There Comes A Time
Like most Americans I have followed the occupation of Iraq with a passion that rests deep in my soul. I am told by my family not to talk about the war with my friends. I watch television with a mixture of pride and pain, for I am very proud of the young men and women we have sent to Iraq, and yet I am in pain as I watch the numbers of our dead and wounded rise each day. I listen to the all too familiar “stay the course” speeches and “cut and run” accusations. And all of it, all of it, causes my mind to wander to days earlier in my life when we fought in another distant place.
For a while in those days we were applauded as crusaders for freedom. We did our duty over and over, but in the end the people of South Vietnam did not prove themselves strong enough to accept the burdensome responsibilities of democracy. 58,000 American dead later we left and we had accomplished very little.
We could have “stayed the course,” I guess. We could have stayed another 7 years and lost 50,000 or so more of our children, I guess. We could have spent another trillion dollars in that desolate place, I guess. But I wonder what we would have accomplished?
As it was, the Communists didn’t take over the world as we were warned they would. Even though we were told over and over again by our political leaders, our security and our futures weren’t at stake in the jungles of Southeast Asia. They made us feel unpatriotic if we ever questioned their decisions. They made us out to be cowards when we asked what it was that we were accomplishing. So finally and wisely we quit listening to our leaders. After being unwise for so many years, we came home to a divided and weakened America. Weakened not by an enemy, but by our nationalistic pride – a pride that would not let us say, “There comes a time.”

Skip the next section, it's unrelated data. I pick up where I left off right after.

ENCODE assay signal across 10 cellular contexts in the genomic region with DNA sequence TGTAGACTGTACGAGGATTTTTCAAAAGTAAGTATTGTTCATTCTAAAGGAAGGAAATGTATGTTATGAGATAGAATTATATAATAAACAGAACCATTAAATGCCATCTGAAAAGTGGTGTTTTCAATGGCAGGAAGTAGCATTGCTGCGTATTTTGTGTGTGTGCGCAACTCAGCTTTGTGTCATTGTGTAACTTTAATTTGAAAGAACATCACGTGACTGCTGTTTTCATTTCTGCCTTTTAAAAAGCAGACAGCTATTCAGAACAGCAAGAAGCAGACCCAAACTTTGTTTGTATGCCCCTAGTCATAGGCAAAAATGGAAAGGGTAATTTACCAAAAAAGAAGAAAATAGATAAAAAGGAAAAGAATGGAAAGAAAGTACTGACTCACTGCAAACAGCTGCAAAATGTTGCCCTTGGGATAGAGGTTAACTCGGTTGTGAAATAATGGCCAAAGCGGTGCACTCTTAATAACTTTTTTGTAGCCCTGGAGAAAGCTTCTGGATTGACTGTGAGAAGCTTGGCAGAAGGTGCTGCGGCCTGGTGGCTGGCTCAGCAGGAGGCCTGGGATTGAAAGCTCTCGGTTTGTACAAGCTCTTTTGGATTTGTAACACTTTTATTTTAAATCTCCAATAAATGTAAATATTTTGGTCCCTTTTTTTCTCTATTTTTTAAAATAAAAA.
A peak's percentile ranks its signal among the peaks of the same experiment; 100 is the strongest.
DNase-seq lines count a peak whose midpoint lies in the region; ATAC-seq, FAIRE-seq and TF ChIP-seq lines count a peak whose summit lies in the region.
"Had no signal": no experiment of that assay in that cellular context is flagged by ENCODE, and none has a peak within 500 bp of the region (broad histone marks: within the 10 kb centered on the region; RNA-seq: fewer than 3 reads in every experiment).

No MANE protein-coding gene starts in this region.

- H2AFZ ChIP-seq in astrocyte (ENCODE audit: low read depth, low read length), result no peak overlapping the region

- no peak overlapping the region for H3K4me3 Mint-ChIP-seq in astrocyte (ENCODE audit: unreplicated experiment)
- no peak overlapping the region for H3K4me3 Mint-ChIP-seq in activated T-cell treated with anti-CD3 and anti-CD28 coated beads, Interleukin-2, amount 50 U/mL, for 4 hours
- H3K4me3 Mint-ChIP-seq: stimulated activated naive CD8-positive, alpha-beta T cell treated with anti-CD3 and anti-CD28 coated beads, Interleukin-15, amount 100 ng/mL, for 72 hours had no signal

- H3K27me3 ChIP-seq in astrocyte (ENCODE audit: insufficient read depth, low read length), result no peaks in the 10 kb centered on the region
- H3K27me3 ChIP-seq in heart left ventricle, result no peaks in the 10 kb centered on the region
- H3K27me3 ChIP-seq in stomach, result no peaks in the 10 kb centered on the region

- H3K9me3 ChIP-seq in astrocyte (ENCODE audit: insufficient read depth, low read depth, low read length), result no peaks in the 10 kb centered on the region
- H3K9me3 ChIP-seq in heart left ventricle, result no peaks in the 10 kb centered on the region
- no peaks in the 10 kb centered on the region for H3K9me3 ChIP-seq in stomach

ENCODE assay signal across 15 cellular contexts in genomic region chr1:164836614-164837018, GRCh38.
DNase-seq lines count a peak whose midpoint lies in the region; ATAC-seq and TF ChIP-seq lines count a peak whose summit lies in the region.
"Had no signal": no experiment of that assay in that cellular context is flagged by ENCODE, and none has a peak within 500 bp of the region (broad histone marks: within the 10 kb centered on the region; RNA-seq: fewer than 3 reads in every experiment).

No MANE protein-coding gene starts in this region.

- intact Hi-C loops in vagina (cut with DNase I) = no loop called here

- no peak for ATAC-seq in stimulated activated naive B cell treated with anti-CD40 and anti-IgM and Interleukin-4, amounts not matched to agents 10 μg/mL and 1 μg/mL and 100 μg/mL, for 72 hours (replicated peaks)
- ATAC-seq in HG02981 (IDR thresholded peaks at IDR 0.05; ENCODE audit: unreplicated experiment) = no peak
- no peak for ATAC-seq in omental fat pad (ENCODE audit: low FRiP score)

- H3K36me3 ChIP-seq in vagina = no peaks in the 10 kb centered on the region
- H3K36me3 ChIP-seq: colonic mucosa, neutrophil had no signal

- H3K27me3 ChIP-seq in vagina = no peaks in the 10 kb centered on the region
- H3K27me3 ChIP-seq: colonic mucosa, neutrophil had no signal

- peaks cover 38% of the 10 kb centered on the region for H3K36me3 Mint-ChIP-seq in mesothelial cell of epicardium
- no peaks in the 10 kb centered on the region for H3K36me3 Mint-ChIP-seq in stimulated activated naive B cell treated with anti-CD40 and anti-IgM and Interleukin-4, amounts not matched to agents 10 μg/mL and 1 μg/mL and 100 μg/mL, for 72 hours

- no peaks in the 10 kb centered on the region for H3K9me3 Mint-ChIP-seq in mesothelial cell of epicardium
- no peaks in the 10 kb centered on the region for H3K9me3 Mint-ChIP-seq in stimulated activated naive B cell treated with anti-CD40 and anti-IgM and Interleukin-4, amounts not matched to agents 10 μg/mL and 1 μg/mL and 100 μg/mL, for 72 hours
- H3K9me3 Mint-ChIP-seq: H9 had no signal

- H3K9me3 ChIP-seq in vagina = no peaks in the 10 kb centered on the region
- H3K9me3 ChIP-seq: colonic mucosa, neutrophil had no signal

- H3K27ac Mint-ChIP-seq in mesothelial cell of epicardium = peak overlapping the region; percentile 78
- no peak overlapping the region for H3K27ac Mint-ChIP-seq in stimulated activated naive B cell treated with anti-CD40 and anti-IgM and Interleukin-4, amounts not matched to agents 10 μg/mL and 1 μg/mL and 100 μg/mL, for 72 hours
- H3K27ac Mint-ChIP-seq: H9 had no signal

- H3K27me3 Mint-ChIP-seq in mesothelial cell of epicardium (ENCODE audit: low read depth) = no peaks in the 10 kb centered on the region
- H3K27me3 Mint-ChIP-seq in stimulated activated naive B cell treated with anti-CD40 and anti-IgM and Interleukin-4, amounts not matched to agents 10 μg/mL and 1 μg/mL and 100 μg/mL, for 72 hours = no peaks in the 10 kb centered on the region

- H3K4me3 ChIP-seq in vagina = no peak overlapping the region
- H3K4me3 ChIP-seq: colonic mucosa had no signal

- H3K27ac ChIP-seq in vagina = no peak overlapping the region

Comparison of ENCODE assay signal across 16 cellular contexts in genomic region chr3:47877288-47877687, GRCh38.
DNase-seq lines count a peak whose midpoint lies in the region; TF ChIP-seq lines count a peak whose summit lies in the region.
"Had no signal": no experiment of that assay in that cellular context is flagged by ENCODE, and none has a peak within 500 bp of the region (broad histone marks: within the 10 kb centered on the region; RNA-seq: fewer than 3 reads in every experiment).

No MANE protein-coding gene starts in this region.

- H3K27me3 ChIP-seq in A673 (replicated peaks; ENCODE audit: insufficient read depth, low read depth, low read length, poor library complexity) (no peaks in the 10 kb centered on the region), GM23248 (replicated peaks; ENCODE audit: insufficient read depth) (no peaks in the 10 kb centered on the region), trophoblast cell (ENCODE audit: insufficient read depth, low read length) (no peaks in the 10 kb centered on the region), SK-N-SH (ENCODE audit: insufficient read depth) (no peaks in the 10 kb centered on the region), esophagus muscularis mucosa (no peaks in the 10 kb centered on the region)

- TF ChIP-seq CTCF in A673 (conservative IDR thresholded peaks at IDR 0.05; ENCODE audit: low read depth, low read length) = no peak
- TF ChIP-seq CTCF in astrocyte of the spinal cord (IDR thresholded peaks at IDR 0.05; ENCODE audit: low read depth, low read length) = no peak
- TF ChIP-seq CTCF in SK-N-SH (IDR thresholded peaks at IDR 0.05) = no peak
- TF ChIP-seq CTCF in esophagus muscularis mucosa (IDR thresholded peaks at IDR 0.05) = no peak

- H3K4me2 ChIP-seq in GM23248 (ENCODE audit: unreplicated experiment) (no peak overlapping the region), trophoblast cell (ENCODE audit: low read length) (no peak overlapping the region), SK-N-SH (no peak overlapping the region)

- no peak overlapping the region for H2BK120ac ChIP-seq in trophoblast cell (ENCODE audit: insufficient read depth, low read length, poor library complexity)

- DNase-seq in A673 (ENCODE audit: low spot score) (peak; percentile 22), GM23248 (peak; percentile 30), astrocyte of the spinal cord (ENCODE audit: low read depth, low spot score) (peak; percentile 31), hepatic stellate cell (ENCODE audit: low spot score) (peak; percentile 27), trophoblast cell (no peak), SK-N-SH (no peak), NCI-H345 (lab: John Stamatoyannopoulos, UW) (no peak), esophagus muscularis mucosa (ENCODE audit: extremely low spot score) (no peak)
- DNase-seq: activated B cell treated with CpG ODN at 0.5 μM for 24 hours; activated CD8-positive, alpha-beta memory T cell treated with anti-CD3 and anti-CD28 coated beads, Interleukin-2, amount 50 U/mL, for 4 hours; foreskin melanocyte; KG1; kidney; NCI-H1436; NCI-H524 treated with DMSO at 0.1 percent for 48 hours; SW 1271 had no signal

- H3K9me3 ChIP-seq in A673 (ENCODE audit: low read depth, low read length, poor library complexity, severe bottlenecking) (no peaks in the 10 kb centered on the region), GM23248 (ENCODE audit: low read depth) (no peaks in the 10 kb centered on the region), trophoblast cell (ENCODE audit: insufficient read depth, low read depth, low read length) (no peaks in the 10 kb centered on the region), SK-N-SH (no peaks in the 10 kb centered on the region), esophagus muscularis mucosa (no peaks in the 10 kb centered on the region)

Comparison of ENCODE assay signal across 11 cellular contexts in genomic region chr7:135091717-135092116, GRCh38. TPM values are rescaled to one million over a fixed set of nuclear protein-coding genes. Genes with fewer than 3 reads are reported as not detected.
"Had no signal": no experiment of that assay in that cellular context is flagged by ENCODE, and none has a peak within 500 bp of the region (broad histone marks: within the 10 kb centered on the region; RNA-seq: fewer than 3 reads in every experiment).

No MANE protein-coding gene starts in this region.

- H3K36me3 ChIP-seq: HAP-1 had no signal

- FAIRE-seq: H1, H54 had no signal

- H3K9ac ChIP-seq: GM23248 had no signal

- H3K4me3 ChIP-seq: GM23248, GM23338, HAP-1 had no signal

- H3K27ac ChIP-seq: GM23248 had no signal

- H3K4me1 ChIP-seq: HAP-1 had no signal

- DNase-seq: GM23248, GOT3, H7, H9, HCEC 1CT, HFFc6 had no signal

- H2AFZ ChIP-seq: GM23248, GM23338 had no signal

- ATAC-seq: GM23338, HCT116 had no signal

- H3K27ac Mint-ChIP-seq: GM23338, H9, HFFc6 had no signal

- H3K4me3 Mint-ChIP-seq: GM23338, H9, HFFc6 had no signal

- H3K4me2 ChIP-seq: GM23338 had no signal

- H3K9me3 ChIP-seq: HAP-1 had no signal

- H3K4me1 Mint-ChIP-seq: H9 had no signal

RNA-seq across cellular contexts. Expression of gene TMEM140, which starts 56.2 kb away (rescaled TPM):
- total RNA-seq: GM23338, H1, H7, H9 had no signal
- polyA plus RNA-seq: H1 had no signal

Now that 2,505 Americans have died in Iraq and 20,000 have been wounded, I believe it is time to ask ourselves if “There comes a time” in Iraq, too. Nothing I have seen has made me believe the Sunnis and the Shiites are going to trust one another enough to form a viable democracy in the foreseeable future. Nothing I have seen offers encouragement that if the Sunnis and Shiites have a miraculous reconciliation, that they won’t then turn on the Kurds as they have done so often over the years. Importantly, nothing I have seen has proven our government’s position that Iraq was a dire threat to our security.
For the sake of both our children and our treasure it is time for us to say as a nation that “The time is close at hand. ” Iraq must stand on its own feet, and if it has the will to do so, it can survive. We have rid it of a dictator, but if the people of Iraq cannot put aside hatred and religious bigotry, then democracy will not thrive. They must decide to stop hating. They must decide to stop killing. It simply will not matter how long we stay. They will hate and kill after our Humvees drive by. Our continued military presence cannot will not end the hatred in Iraq. Nor will our presence help create a climate of reconciliation.
My most fervent hope is that the people of Iraq will value the opportunity they have been provided and that the sacrifices our country has made will become the plows for the fertile ground of another great democracy. I will support our diplomatic and financial efforts to encourage freedom for the Iraqi people, but the time is coming when the killing of Americans must end.
I believe this time around we must not abandon our children and our treasure to nationalistic pride. This time those that call us unpatriotic must not cow us! This time we must make the wise decisions that an earlier generation could not. We must be wise enough to recognize when we have done our duty and offered our sacrifices.
This I Believe.
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